Lenovo Y70 Touch review


Lenovo has been rather consistent with its gaming laptops, at least in terms of design, and that continues with the Y70 Touch. Like some of its predecessors, including this year’s smaller 15.6in Y50, the Y70 combines a nearly all-black chassis with flourishes of red adorning the keyboard and speakers, including gamer-friendly red LED backlighting.

The lid has a brushed metal design that isn’t completely flat; instead it has a slight angularity to it, alongside Lenovo branding. Open up the lid and you’ll find the palm rest and areas surrounding the keyboard have a soft-touch rubber coating, which should help create grip without turning your palms sweaty. The palm rest is comfortably large, too, so you won’t necessarily have to plug in an external keyboard for serious gaming.

The full-size keyboard has a chiclet design, with each of the keys backlit at two different brightness levels – or turned off altogether if you prefer. The red glow attractively illuminates the edge of each key, making it possible to type (or play) in total darkness, but the keyboard layout admittedly felt rather cramped. This isn’t a major problem if you’re only using the WASD keys, but it could take a while to get used to typing on it.


I found the numeric keypad packed far too closely to the main keyboard area, which also meant the often-used backspace and enter keys were easy to miss and also a little small for my tastes. A more thoughtful keyboard layout would have alleviated these issues, especially as there isn’t exactly a lack of space on the 17.3in chassis. Key travel was at least decent, so once I hit my stride typing became more fluid.

The touchpad is at least a decent size, and I found it refreshingly responsive after a bit of customisation, too. It handled multi-finger gestures without any hitches and it has a pleasant surface to swipe upon, meaning using it wasn’t a constant source of frustration like other laptop touchpads. There are integrated left and right clicking buttons at the bottom and a clear distinction between the two, something that can be irritatingly missing on other laptops. You also have the option to prod away at the 17.3in touchscreen, but it’s not something many will really want to do. While Windows 8.1 and Windows 10 make for a more enjoyable touch-based experience, the laptop’s hinge simply isn’t rigid enough, meaning the gigantic screen wobbles back and forth with every touch input. It’s not helped that the hinge itself is small relative to the display, meaning there’s even less stability.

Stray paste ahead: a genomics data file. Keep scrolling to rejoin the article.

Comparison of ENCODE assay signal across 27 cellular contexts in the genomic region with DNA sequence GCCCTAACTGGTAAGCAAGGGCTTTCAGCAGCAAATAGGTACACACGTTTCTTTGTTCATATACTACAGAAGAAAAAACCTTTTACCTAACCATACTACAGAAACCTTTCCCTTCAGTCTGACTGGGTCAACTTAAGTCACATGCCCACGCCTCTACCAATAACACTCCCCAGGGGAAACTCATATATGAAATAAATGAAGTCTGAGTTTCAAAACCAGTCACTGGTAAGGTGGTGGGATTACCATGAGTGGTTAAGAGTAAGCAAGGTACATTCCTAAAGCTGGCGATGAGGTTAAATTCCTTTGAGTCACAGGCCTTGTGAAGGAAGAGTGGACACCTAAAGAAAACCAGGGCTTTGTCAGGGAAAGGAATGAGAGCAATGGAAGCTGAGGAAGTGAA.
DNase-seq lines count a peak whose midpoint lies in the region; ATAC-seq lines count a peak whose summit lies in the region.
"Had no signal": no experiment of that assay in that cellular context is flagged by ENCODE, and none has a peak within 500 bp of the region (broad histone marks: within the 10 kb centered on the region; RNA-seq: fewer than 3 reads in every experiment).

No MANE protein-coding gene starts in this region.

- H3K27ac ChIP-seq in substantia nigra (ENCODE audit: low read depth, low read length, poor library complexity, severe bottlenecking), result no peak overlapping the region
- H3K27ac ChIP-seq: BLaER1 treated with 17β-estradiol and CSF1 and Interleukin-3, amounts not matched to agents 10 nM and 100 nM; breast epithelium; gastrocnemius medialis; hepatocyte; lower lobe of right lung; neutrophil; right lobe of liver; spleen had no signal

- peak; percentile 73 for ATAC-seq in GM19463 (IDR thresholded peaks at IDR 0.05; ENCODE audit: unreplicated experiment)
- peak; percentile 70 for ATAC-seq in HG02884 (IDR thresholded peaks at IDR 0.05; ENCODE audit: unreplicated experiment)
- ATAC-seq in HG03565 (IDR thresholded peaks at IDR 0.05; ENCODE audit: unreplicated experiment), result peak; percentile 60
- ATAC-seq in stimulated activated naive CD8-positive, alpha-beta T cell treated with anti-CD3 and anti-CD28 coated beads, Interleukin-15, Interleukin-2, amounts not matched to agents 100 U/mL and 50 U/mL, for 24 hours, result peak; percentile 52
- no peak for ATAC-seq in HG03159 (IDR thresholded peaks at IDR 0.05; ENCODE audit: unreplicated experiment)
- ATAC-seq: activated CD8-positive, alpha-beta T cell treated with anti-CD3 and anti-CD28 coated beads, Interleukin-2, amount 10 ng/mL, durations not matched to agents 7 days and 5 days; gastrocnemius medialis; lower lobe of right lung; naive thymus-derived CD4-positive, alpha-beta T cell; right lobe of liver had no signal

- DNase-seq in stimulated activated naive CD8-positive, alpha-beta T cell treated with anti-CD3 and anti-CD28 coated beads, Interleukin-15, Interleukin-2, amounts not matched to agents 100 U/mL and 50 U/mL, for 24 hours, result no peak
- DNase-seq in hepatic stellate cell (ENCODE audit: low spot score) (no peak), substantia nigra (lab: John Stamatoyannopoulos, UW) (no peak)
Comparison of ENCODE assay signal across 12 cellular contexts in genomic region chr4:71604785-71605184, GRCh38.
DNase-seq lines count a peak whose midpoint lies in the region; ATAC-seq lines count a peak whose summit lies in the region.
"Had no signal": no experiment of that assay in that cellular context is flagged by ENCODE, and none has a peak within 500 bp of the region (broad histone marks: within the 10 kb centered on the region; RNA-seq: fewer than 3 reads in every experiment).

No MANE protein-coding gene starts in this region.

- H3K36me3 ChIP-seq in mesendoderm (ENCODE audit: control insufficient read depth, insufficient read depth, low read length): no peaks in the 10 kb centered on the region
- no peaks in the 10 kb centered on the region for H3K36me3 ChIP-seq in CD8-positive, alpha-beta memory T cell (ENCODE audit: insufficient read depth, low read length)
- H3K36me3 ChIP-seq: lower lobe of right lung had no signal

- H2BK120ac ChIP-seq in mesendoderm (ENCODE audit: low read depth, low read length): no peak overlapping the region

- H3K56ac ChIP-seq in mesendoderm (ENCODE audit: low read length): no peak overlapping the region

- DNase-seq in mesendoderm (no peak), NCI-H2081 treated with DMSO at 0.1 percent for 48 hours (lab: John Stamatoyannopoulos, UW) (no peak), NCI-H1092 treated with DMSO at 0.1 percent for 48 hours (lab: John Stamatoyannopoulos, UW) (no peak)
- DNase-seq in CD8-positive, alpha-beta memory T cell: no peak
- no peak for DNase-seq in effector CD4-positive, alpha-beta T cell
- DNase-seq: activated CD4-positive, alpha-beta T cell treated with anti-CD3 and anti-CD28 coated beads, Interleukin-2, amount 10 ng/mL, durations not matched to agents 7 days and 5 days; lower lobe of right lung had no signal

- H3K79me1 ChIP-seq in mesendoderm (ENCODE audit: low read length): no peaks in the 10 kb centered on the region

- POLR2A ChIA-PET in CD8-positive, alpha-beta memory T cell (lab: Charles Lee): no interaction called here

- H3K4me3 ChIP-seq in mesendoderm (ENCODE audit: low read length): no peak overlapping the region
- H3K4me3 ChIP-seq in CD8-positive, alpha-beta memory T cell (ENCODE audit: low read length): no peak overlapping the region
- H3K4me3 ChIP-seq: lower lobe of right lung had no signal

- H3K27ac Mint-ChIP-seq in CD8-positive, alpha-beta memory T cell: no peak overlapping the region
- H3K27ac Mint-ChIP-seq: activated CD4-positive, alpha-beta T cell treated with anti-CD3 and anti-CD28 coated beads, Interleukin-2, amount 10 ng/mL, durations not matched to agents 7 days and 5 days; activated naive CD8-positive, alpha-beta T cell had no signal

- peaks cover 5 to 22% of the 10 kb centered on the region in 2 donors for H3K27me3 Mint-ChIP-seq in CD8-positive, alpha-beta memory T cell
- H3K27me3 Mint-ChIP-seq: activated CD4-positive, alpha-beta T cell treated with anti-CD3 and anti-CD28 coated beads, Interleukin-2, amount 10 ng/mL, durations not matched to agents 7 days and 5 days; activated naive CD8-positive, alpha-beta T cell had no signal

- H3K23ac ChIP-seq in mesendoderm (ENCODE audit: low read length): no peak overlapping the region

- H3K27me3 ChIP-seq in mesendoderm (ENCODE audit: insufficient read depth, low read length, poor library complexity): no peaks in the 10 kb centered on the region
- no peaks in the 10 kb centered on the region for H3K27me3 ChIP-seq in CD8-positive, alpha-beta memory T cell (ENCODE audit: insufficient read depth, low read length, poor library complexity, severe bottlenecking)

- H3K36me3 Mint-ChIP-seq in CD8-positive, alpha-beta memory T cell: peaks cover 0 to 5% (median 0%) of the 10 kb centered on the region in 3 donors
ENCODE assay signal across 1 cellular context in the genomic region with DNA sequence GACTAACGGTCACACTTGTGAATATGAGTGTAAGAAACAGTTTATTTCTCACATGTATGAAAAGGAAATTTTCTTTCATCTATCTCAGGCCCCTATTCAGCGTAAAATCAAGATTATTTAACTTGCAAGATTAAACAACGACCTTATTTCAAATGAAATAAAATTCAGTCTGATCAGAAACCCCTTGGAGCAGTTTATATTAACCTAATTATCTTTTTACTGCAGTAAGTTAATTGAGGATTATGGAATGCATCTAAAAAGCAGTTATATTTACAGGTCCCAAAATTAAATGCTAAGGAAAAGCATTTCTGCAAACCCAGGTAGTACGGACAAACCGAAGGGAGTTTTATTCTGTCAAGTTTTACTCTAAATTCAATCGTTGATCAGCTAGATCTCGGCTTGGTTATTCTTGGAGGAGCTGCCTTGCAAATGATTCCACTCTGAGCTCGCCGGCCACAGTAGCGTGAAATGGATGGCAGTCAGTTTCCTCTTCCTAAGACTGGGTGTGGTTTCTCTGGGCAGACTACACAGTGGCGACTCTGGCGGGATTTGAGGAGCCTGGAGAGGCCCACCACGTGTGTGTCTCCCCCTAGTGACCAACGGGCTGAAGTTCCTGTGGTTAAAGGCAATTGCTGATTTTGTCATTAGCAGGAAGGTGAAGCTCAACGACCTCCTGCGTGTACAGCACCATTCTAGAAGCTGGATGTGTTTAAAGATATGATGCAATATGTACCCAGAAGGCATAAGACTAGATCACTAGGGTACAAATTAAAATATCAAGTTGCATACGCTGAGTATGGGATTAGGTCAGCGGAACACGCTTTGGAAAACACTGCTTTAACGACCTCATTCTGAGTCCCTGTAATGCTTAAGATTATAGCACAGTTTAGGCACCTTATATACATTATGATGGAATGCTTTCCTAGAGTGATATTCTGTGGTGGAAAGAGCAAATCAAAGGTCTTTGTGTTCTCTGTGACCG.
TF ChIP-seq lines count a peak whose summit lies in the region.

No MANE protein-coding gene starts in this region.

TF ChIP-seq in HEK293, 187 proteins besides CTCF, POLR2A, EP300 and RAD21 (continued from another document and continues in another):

As for the screen itself, aside from being large it’s also of respectable quality, and certainly at parity with other gaming laptops we’ve tested. Black levels of 0.34cd/m2 and brightness of 319.4cd/m2 are around what we expected, as was the contrast of 930:1. Coverage of 87.5% of the sRGB gamut is par for the course, with most colours served pretty well. The 1,920×1,080 resolution is also an ideal match for the laptop’s graphics capabilities; any more pixels and game frame rates would suffer.

The screen is perfectly serviceable for entertainment purposes, especially for gaming, and colours were punchy and vibrant. I was happy not to witness much colour shift when viewing the screen on horizontal or vertical planes, too. If you’re planning on playing dark and atmospheric games on this machine, the reflections caused by the glossy touchscreen coating will reduce your enjoyment a little, unless you play in a completely darkened room.


The Y70 Touch still ships with Windows 8.1 installed, but a free upgrade to Windows 10 is just a download away. I tested the laptop with Windows 10 installed and didn’t encounter any driver issues after the upgrade, although I did have to install the latest Nvidia drivers manually to get proper graphical performance.

A quad-core Intel Core i7-4710HQ supplies the power. It’s clocked at 2.5GHz, with the ability to boost to 3.5GHz when thermal conditions allow. This is supported by 16GB of RAM. Running the standard Expert Reviews application benchmarks, the Y70 Touch managed an overall score of 81, which is decent but unsurprisingly not a patch on more expensive gaming laptops such as the Gigabyte P37W or theAsus G751JT that use faster processors and managed scores over 100. The Y70 will still ably handle most tasks you throw at it as a desktop replacement, though. You get a 256GB SSD, which is a decent size and should be enough to hold your most frequently used programs and games.


Gaming performance is provided by an Nvidia GeForce GTX 860M mobile graphics card with 4GB of memory. It’s a decent enough performer, but this is my main sticking point with this laptop: the 860M is from early 2014 and we’re now in late 2015, where the current-generation GeForce GTX 960M is now the de facto standard for mid-range laptops and, according to our benchmarks on the similarly-specified Scan 3XS Graphite LG157 is roughly 10% faster. Even worse, despite the old hardware, the Lenovo is more expensive. Yes, you get a decent looking laptop with a quality screen, but you’re paying a premium. It’s simply not good value.


With a spacious 17.3in display and a full-size keyboard, the Lenovo Y70 is certainly not a laptop you’ll want to carry around day-to-day. The system weighs a considerable 3.4kg that will make it unwieldy to carry. Impressive battery life and decent build aside, this laptop isn’t particularly good value unless you absolutely must have a touchscreen. The 15.6in MSI GE62 Apache is more powerful and much better value overall.


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